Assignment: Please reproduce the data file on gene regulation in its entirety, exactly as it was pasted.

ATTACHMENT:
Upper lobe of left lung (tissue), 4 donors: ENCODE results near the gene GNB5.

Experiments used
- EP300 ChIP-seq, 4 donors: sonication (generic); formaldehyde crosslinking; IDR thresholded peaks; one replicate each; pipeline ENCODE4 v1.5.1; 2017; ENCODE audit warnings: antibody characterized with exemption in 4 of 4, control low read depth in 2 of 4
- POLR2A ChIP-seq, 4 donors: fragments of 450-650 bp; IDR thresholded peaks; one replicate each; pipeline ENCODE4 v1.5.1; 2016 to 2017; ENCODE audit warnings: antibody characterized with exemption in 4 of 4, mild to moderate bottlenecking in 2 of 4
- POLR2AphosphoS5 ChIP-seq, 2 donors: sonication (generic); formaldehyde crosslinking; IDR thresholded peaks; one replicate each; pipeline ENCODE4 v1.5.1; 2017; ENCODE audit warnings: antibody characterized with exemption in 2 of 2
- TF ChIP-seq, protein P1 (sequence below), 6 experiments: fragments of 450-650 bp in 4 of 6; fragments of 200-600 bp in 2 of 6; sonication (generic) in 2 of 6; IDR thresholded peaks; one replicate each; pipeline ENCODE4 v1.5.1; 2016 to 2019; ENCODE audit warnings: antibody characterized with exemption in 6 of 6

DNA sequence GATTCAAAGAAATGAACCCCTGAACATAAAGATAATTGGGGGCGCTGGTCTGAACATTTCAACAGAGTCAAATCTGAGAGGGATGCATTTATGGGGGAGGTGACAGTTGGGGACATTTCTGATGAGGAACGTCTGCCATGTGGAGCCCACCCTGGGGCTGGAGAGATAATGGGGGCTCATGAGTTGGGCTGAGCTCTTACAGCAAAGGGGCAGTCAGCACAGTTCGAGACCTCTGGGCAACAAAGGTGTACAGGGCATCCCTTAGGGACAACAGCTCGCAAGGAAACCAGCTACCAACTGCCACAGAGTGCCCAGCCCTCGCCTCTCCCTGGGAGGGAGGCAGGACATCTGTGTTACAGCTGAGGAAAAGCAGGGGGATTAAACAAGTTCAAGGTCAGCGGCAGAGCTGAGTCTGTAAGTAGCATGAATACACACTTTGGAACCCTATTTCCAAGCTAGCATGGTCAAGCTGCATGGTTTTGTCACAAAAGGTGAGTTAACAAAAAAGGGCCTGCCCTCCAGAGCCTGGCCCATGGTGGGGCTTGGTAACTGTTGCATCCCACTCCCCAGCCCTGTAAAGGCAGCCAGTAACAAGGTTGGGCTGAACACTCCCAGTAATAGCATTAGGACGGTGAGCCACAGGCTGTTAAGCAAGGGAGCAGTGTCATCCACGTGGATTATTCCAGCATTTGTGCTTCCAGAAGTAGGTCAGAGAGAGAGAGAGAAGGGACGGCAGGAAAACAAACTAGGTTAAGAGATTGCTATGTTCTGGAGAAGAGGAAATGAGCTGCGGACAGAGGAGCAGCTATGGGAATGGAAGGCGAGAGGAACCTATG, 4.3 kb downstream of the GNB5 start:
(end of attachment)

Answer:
Upper lobe of left lung (tissue), 4 donors: ENCODE results near the gene GNB5.

Experiments used
- EP300 ChIP-seq, 4 donors: sonication (generic); formaldehyde crosslinking; IDR thresholded peaks; one replicate each; pipeline ENCODE4 v1.5.1; 2017; ENCODE audit warnings: antibody characterized with exemption in 4 of 4, control low read depth in 2 of 4
- POLR2A ChIP-seq, 4 donors: fragments of 450-650 bp; IDR thresholded peaks; one replicate each; pipeline ENCODE4 v1.5.1; 2016 to 2017; ENCODE audit warnings: antibody characterized with exemption in 4 of 4, mild to moderate bottlenecking in 2 of 4
- POLR2AphosphoS5 ChIP-seq, 2 donors: sonication (generic); formaldehyde crosslinking; IDR thresholded peaks; one replicate each; pipeline ENCODE4 v1.5.1; 2017; ENCODE audit warnings: antibody characterized with exemption in 2 of 2
- TF ChIP-seq, protein P1 (sequence below), 6 experiments: fragments of 450-650 bp in 4 of 6; fragments of 200-600 bp in 2 of 6; sonication (generic) in 2 of 6; IDR thresholded peaks; one replicate each; pipeline ENCODE4 v1.5.1; 2016 to 2019; ENCODE audit warnings: antibody characterized with exemption in 6 of 6

DNA sequence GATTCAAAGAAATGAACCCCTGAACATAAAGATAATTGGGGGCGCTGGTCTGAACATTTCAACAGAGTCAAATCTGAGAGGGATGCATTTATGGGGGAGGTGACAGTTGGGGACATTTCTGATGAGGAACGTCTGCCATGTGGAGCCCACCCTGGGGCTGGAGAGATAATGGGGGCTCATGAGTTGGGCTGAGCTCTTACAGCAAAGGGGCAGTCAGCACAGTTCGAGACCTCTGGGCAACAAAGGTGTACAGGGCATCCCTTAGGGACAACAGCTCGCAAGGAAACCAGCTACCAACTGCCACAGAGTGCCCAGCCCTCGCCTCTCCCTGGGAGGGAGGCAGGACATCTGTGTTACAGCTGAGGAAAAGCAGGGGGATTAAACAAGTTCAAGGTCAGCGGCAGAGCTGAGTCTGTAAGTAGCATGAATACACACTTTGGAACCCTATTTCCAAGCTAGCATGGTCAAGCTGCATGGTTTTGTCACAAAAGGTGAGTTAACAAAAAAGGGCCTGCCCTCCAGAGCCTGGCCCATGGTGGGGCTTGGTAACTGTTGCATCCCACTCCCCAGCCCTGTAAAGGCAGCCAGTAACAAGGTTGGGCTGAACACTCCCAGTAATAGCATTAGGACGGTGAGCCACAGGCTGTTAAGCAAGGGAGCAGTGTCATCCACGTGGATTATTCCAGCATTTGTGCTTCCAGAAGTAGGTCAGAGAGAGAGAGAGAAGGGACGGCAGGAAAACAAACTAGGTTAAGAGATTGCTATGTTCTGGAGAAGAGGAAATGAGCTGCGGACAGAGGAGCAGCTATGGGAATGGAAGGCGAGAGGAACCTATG, 4.3 kb downstream of the GNB5 start: